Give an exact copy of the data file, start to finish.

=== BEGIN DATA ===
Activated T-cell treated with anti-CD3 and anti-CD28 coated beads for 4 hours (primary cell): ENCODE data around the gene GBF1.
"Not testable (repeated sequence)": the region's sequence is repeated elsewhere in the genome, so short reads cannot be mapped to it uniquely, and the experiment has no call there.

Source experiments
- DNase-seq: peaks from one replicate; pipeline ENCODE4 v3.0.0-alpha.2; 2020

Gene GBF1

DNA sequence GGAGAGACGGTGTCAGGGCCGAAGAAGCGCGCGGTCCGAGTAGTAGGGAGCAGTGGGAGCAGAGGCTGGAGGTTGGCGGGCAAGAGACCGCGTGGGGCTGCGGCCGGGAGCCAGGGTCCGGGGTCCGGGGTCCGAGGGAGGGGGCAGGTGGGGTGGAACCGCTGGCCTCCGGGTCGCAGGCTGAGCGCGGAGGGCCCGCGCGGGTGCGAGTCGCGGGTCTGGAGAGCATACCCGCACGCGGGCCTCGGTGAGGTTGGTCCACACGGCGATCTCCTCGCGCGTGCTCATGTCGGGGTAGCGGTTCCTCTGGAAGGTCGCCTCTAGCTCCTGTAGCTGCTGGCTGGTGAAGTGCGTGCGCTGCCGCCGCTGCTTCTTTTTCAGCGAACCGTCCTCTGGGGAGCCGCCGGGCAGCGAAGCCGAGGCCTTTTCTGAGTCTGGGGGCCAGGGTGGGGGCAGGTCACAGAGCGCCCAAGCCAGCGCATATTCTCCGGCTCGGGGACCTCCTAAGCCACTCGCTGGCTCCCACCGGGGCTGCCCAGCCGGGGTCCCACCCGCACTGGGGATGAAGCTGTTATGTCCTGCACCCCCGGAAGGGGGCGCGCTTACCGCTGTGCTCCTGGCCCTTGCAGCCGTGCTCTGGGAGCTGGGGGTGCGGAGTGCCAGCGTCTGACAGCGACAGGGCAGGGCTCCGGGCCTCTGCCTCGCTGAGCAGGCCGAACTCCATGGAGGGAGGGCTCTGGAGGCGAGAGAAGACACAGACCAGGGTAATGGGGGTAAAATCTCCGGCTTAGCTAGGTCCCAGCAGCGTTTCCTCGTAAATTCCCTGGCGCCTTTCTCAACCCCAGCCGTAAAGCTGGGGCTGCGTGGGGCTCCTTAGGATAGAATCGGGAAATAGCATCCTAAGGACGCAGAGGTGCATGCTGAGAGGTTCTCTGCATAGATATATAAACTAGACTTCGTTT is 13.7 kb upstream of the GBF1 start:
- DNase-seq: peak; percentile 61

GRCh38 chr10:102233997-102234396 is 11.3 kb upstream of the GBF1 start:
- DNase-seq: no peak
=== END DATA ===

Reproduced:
Activated T-cell treated with anti-CD3 and anti-CD28 coated beads for 4 hours (primary cell): ENCODE data around the gene GBF1.
"Not testable (repeated sequence)": the region's sequence is repeated elsewhere in the genome, so short reads cannot be mapped to it uniquely, and the experiment has no call there.

Source experiments
- DNase-seq: peaks from one replicate; pipeline ENCODE4 v3.0.0-alpha.2; 2020

Gene GBF1

DNA sequence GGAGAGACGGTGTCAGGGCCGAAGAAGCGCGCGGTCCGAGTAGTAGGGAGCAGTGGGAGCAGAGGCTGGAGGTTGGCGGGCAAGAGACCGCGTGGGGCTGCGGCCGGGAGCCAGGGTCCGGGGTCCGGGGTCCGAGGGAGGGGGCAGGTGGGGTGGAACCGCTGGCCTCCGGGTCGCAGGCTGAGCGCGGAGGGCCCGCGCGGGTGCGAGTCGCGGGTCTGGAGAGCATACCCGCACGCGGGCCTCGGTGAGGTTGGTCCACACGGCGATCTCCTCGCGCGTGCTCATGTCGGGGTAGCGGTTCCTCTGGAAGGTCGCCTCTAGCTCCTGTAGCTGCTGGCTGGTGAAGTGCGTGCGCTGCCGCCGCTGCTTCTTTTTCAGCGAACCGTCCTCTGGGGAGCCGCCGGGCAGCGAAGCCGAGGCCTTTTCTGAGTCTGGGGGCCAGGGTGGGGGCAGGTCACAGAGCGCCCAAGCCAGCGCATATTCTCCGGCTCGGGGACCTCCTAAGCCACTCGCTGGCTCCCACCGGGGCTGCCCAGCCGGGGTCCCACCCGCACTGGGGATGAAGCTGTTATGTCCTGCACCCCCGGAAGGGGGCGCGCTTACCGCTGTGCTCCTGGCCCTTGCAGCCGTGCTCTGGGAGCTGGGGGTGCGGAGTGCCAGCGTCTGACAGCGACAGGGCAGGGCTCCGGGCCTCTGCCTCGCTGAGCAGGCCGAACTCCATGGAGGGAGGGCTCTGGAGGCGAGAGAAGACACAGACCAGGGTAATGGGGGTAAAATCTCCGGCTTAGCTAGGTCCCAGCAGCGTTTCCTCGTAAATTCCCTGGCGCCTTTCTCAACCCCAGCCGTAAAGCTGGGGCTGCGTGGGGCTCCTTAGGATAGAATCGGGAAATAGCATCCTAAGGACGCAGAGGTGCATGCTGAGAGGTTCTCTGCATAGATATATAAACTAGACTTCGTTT is 13.7 kb upstream of the GBF1 start:
- DNase-seq: peak; percentile 61

GRCh38 chr10:102233997-102234396 is 11.3 kb upstream of the GBF1 start:
- DNase-seq: no peak